Card Thief

Card Thief’s abstraction of stealth gets more impressive

The last time we saw Card Thief, its creators were in the midst of building a stealth-based approach to card games that has more in common with Thief (1998) than, well, cards. Long story short, Card Thief uses the statistics typical of both card and tabletop games to simulate the effects of light, the direction of vision, and the player’s stealth level. It’s the same thing that might be taken into consideration as you creep behind people’s backs in an RPG, but boiled down to its most simple. It’s the same fundamental change in conditions as crouching down behind a box, just requiring a bit more imagination.

In an update posted to their blog, Tinytouchtales, the developers of Card Thief, have detailed how they experimented with the shadow mechanic so that the player would have a more complex interaction with the beginning and end of turns. They decided to allow players to move through shadows freely, providing more opportunity for play and new interactions with guard characters as well as the ability to move position without removing a card.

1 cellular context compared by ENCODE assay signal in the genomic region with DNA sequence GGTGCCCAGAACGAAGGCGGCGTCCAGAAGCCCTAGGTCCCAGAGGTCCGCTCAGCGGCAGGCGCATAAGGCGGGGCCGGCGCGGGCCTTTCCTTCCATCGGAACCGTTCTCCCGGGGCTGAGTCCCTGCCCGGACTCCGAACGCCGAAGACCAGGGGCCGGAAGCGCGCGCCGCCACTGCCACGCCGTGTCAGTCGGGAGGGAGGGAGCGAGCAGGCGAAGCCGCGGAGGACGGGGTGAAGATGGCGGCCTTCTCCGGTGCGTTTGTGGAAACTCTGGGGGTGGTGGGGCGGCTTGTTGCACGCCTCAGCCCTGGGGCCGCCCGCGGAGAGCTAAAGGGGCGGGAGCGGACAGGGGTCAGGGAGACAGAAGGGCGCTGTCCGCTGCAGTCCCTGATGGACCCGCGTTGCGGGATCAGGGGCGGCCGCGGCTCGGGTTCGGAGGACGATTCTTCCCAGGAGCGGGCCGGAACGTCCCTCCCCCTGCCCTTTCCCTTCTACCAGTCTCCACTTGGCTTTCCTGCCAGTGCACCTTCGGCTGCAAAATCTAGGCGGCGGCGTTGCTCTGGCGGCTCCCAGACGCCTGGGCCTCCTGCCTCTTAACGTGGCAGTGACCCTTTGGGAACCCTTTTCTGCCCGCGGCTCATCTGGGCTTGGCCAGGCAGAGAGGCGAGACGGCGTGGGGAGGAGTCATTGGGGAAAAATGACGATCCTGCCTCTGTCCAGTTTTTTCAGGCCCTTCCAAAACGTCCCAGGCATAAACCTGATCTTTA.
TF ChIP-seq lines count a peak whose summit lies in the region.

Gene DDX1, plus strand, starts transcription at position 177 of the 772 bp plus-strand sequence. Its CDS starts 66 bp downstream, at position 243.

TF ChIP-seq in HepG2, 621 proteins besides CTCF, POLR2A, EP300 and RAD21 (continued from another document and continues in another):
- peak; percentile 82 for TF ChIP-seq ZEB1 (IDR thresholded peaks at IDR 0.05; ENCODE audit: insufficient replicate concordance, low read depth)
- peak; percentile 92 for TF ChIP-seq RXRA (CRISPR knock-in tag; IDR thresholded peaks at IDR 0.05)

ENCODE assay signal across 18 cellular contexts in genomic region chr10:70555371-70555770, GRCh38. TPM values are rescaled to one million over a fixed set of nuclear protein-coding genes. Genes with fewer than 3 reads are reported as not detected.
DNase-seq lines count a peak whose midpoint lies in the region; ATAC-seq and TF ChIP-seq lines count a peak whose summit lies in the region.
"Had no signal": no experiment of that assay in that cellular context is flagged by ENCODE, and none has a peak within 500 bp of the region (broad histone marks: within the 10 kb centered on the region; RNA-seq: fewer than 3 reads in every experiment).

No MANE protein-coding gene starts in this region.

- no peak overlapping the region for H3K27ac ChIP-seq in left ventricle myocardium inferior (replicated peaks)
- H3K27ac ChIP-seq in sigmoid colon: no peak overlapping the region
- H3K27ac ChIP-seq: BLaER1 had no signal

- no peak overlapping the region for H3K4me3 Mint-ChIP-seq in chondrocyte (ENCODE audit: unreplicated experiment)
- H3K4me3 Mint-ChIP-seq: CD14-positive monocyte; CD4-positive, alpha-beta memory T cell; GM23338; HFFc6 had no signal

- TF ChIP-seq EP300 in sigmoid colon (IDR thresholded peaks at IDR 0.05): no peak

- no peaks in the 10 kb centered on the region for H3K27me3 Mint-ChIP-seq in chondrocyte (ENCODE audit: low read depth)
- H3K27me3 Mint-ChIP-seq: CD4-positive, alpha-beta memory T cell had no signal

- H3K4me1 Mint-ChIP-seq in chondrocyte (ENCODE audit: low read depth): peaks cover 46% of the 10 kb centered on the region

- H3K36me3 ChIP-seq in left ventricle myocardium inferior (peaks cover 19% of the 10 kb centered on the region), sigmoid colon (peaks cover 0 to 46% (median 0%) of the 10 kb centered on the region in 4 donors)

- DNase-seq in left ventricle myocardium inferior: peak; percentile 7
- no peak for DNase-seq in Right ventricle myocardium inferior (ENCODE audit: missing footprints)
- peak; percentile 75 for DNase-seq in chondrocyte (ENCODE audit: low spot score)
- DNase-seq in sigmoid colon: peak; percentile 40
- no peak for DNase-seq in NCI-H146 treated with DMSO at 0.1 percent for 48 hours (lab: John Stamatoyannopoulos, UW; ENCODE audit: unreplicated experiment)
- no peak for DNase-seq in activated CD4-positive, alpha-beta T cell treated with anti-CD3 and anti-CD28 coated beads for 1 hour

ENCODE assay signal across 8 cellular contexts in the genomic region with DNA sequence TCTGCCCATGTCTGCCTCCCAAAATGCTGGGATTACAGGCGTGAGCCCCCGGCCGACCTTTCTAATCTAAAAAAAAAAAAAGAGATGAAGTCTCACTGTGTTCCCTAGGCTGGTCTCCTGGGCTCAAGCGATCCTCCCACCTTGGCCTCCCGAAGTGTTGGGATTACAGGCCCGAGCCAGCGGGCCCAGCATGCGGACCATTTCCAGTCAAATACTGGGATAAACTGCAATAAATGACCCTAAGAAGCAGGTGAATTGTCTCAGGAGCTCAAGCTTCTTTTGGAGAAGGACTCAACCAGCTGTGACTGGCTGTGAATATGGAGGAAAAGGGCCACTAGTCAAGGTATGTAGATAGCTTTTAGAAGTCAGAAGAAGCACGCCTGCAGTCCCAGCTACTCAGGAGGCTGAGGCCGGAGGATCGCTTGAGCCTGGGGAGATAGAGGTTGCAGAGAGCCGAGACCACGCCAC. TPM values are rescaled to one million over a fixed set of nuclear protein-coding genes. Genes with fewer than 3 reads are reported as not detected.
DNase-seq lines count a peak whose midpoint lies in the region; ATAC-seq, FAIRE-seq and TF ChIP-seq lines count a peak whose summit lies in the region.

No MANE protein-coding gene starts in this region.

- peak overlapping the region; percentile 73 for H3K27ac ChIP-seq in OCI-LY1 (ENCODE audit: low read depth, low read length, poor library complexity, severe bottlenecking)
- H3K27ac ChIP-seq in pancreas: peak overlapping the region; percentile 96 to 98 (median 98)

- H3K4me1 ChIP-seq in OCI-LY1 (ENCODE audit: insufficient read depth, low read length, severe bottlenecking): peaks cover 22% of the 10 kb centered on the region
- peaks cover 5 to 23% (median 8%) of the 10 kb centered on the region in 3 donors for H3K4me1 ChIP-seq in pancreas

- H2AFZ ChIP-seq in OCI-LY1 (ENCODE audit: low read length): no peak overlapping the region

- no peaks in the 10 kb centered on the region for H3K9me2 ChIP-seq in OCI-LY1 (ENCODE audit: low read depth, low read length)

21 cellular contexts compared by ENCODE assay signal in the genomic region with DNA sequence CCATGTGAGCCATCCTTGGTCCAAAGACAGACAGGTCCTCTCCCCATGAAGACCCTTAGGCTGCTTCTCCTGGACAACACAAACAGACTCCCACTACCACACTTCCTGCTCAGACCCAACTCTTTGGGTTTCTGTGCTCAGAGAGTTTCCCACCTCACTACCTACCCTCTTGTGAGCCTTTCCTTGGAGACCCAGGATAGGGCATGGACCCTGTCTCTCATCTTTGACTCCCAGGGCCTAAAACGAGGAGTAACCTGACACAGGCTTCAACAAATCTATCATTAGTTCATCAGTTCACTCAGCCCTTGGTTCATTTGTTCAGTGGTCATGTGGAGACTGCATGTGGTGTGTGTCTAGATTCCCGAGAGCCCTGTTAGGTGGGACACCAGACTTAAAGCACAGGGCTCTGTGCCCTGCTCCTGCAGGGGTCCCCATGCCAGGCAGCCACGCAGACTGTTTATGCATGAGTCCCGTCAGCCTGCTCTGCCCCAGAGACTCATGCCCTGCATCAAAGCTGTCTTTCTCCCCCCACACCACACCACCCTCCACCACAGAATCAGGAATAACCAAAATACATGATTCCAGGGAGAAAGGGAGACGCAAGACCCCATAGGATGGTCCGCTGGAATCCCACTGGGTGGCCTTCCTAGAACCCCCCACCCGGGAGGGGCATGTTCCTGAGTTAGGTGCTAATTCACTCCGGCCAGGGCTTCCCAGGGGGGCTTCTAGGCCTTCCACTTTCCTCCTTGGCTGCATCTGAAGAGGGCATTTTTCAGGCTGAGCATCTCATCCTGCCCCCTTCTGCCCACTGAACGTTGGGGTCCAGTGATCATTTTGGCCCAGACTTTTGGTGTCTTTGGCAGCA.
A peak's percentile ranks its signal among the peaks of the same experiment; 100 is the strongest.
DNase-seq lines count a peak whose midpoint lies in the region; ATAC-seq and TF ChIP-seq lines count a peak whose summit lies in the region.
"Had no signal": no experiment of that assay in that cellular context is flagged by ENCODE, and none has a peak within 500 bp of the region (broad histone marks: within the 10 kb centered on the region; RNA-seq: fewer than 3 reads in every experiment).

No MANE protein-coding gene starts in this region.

Since Card Thief maps cards on a sort of grid in order to determine which factors affect which card, the choice to move silently through shadows also affects enemy positions, which, as pointed out in the blog, can be used both defensively and offensively. It adds a tactical edge to the game that was naturally limited when all cards had to be removed after use; suddenly, the weakness of having 0 stealth—a requirement for moving the card in this way—becomes an advantage, as the card is suddenly capable of multiple turns of movement.

Tinytouchtales summed up their blog post by emphasizing the importance of balancing these mechanics: “As always if you add one new thing to your game make sure it solves at least two problems and maybe open [sic] new ways to interact with your core system.”

Card Thief has been a work in progress for a while now, but the developer updates and brief teasers are getting consistently more impressive. With any luck we’ll hear about finishing touches and release dates in the near future, so that we can be just as clumsy in a card game as we are in real life.

Read the full blog post at Card Thief’s website.